I had one of these in 2003-4, I bought it out of a pick-n-pull in Oakland, CA and put a used engine in it (3.9 V-6). It was a long bed 4×4, I liked the truck but without an overdrive fourth gear on the automatic it got at best 14-15 on the highway. It also could not stop hard, even with new brakes, I never figured out what the issue was, maybe the wrong master cylinder or some other mismatch that was not obvious to look at. I could stand on the pedal with both feet pushing with everything I had and the truck would slow down like.a normal stop. This truck here needs a lot of work, and wiring was not easy on these trucks. Too much money for too little truck. With a running 318 maybe this price would be worth considering, but not with a dead 3.9.

    Like 3
  5. JustPassinThru

    Sad. Such a promising concept, but didn’t connect with buyers. One of the many Iacocca failed ideas, to round out his handful of brilliancies.

    This model resonates with me, for the time – laden with optimism – and that my ex’s kid brother bought one, coming out of college. He was full of enthusiasm, we all were – but dreams die messily, as everything does.

    It is too bad. The sad state of this one, and overly-optimistic price, speaks of a less-popular model in its second-owner hands. It shows wear that a self-evident classic never would.

    Too bad for the Dakota model. Too bad for Dodge. Too bad for Chrysler, and frankly, too bad for the American auto industry.

    Like 6
    • chuck

      There were 2 in my little town and I thought it was a great idea… Many people want a convertible but need a small truck now and then..

      I did read that the tops leaked significantly while driving… ”light rain outside… heavy rain inside”……

      Like 1
  6. HoA HoAMember

    I wholeheartedly agree with JPT^, the answer to the question nobody asked. It only shows to go, how off base a company can take a vehicle from its intended purpose. I had a 4×4 Dakota, a beater, but still a great truck, my brother had a 2wd, put a jillion miles on it until the frame broke, and bought another. This “idea” combines the popularity of the pickup truck, and the lack of insight of who might actually want one, in the quest for sales, and S.Cal. was clearly the target audience. As a “used truck”, it could be fun, but it flopped for a reason. I don’t know if there’s any appeal for this today.

    Like 4
    • JustPassinThru

      Goes without saying, I agree with your agreeing with me. But I do kinda see how Lee & Company got there…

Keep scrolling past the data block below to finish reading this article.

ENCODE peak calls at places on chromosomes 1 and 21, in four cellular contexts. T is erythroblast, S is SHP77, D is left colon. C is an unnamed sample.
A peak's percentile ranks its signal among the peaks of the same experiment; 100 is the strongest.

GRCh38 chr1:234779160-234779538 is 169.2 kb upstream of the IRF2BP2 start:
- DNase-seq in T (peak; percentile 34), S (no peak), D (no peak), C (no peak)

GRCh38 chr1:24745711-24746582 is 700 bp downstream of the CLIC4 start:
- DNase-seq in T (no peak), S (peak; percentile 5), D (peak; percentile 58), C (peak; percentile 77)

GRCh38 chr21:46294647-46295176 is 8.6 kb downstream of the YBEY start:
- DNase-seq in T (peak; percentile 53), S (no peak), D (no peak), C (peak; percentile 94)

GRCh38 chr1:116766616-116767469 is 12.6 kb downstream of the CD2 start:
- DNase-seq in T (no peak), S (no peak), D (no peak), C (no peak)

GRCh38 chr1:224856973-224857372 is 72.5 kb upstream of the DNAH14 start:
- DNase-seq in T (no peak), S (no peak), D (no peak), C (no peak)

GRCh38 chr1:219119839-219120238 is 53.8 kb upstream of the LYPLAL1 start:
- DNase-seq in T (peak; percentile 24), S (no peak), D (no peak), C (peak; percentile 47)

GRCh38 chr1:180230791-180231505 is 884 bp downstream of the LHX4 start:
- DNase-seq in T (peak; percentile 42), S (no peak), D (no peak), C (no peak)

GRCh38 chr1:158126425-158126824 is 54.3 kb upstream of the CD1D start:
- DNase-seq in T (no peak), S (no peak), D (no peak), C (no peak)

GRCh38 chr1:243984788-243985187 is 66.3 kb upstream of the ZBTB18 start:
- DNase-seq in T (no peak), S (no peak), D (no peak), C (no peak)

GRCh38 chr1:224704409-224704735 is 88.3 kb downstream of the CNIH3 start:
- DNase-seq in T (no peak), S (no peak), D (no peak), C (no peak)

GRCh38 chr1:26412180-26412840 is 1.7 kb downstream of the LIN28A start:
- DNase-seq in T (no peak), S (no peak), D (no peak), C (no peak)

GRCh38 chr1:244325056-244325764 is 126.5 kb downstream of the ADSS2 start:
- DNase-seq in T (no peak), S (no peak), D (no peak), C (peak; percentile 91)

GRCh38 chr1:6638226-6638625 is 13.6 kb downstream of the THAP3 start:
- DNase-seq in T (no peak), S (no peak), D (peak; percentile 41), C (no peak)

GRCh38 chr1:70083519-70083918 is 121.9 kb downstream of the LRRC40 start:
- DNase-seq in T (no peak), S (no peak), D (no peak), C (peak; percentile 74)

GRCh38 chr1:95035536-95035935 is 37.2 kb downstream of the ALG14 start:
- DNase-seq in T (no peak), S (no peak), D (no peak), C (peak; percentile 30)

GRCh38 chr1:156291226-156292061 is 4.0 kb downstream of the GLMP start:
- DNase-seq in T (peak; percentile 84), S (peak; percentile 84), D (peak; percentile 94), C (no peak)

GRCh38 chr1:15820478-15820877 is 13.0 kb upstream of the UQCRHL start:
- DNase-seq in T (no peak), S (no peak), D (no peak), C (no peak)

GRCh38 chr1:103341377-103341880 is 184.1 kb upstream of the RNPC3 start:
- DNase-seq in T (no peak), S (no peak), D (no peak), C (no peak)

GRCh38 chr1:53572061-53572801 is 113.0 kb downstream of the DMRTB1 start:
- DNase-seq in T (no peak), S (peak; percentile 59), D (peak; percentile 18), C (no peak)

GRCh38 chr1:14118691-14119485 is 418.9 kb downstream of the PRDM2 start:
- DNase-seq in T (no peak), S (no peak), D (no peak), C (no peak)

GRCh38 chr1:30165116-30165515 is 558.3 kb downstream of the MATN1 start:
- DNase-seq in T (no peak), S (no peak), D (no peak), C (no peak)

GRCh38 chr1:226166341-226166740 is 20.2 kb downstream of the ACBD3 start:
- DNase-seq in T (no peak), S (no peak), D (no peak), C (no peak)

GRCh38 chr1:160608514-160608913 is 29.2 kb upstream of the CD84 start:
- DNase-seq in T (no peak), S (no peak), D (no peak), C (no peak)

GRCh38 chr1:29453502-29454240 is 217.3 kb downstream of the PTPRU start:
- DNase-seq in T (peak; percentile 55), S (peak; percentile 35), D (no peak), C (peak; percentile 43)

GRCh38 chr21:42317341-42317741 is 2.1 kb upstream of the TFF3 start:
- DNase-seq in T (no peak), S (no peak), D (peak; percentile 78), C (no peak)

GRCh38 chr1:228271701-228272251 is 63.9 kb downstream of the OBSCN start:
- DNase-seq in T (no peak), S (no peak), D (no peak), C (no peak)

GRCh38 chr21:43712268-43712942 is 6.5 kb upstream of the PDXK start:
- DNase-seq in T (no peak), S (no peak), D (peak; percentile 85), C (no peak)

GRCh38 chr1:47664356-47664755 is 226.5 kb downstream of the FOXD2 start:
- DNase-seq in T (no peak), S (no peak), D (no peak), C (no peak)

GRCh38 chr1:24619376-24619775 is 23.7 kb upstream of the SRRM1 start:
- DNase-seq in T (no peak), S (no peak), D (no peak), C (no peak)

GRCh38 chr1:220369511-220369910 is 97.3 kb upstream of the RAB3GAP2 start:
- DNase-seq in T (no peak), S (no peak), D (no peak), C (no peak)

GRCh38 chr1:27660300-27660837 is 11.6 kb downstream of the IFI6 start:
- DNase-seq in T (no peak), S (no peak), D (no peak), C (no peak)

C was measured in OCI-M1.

The original Blazer had a removable fiberglass top – as well as the Jeepster Commando (removable steel). Both of those, and the later Ramcharger (similar to Blazer, the first two years) were heavily advertised topless.

      Although I think I’ve seen maybe one blazer, and none of the others, actually on the street without a roof.

      But…auto execs, even Lido, who had a better handle on public tastes…none of them really pay much attention to how the hoi polloi live. This happens all the time – a car aimed at first-time buyers get a lot of retirees buying it; a supposedly hot youth car has palsied playboys flaunting it. Stodgy square cars or utility trucks have gotten the kids’ votes.

      So, the marketing geniuses at ChryCo thought, if the Blazer had appeal, well, we can reach that with a less expensive folding top that doesn’t need removal.

      Didn’t work.

      Like 1
  7. RoadDog

    At the time they were being built, customizing ‘mini’ trucks was an automotive fad in full swing. Chrysler was just trying to get a slice of the pie. Look it up.

    Like 3
  8. Claudio

    It only needs everything and would only be a big hole …
    It would/could be quite an awesome custom truck but worth only a 1/4 of the investment, then again many of us have lost on projects …

    Like 0
  9. Herbert

    When I haul manure, I always want a drop top. Makes me connect with my work more.

    Like 4
  10. H Siegel

    Ok here’s my thoughts on this truck. If you have enough room in your garage to park this and leave it sit then buy it. I can remember when you could buy slant 6 dodge darts for $50.00 and look at the money they bring now. So this truck may become a future collectable not many were made and it’s a convertible pickup. The day may come when those with money just have to have one of these. All that said was just my honest opinion. GLWTS

    Like 1